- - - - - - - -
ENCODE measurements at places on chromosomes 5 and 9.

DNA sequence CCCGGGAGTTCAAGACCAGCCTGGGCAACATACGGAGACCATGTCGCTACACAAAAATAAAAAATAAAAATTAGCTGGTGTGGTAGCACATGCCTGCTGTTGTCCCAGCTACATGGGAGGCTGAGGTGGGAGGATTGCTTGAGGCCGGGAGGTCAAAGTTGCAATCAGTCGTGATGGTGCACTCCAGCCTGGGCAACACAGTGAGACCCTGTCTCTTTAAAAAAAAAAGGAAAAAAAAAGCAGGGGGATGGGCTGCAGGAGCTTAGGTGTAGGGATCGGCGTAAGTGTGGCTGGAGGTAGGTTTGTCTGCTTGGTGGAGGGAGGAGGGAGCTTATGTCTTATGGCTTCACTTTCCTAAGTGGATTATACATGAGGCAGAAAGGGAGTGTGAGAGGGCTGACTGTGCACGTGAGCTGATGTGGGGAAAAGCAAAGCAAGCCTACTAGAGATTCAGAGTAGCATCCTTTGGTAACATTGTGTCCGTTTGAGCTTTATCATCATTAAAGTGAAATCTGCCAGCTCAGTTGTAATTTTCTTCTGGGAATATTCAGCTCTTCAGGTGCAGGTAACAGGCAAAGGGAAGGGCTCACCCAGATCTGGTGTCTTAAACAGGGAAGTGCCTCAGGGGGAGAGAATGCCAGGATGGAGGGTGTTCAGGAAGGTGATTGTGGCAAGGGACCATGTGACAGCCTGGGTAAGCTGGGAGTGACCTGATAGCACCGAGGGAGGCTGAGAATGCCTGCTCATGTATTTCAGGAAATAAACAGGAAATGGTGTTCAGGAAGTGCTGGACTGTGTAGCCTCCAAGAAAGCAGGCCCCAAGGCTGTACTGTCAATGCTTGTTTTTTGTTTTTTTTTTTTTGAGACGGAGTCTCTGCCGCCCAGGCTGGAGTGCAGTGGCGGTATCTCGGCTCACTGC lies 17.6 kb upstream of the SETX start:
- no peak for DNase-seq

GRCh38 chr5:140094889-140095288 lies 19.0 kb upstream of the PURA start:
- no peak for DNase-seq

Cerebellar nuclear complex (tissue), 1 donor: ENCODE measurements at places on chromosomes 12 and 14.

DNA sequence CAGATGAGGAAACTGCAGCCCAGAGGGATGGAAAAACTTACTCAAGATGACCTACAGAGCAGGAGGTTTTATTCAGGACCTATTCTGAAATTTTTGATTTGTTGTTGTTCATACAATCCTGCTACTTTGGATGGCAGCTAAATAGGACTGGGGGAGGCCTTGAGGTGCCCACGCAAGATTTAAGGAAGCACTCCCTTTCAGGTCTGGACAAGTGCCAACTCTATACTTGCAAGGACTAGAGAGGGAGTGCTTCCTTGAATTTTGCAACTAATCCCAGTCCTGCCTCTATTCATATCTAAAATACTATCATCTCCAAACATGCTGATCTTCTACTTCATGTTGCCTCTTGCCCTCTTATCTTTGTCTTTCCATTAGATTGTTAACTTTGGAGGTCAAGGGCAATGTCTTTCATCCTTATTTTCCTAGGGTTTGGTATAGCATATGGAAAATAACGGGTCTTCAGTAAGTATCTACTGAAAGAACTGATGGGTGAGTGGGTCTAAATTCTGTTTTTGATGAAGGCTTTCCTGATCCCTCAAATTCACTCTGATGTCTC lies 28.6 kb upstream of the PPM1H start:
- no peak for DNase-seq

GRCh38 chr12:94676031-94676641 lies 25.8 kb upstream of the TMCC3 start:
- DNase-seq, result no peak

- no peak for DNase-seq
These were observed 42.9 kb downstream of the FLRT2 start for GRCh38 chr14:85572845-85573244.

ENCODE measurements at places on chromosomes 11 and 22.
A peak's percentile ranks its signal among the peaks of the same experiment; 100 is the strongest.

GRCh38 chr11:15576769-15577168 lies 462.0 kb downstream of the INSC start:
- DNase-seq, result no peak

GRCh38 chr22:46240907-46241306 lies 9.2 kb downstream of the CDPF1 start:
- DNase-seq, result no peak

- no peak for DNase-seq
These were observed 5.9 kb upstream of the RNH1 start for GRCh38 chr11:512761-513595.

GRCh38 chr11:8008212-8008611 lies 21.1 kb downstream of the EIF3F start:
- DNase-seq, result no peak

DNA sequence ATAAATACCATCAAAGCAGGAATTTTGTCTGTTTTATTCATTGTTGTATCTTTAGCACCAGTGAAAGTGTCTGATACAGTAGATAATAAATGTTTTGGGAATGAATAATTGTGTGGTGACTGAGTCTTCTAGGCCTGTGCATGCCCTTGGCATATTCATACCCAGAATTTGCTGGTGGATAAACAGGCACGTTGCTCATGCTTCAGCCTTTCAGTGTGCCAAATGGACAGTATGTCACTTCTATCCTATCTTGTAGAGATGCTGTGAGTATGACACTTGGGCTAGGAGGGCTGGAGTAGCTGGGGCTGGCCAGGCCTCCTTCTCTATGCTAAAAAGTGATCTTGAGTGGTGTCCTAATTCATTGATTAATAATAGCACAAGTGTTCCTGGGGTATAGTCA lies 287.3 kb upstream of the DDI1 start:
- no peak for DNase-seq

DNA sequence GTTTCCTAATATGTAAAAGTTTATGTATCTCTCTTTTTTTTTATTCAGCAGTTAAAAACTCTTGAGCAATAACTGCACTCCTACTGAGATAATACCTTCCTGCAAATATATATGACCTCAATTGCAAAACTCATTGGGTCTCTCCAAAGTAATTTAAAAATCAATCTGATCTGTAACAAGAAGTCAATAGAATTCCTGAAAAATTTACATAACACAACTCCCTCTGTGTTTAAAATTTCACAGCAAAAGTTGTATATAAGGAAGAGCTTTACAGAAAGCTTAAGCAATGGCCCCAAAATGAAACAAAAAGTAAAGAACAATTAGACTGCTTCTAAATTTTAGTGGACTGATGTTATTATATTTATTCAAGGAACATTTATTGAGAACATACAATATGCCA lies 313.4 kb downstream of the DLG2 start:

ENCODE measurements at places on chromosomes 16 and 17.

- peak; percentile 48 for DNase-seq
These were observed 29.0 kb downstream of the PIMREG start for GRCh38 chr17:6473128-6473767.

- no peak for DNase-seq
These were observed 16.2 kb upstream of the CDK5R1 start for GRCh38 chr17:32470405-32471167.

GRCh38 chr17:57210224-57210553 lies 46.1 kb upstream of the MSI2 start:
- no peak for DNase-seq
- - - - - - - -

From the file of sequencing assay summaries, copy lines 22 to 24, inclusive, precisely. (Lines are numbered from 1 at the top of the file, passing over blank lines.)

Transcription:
- DNase-seq, result no peak

DNA sequence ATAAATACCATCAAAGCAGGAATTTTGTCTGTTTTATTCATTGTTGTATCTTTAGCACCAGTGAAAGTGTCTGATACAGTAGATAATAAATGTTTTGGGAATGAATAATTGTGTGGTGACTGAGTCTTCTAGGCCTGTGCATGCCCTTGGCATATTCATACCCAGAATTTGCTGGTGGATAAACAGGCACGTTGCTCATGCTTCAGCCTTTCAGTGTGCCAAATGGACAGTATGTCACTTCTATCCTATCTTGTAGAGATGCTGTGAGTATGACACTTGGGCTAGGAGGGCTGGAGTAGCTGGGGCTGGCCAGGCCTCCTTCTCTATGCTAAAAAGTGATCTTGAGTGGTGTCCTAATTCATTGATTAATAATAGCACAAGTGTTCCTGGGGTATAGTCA lies 287.3 kb upstream of the DDI1 start:
- no peak for DNase-seq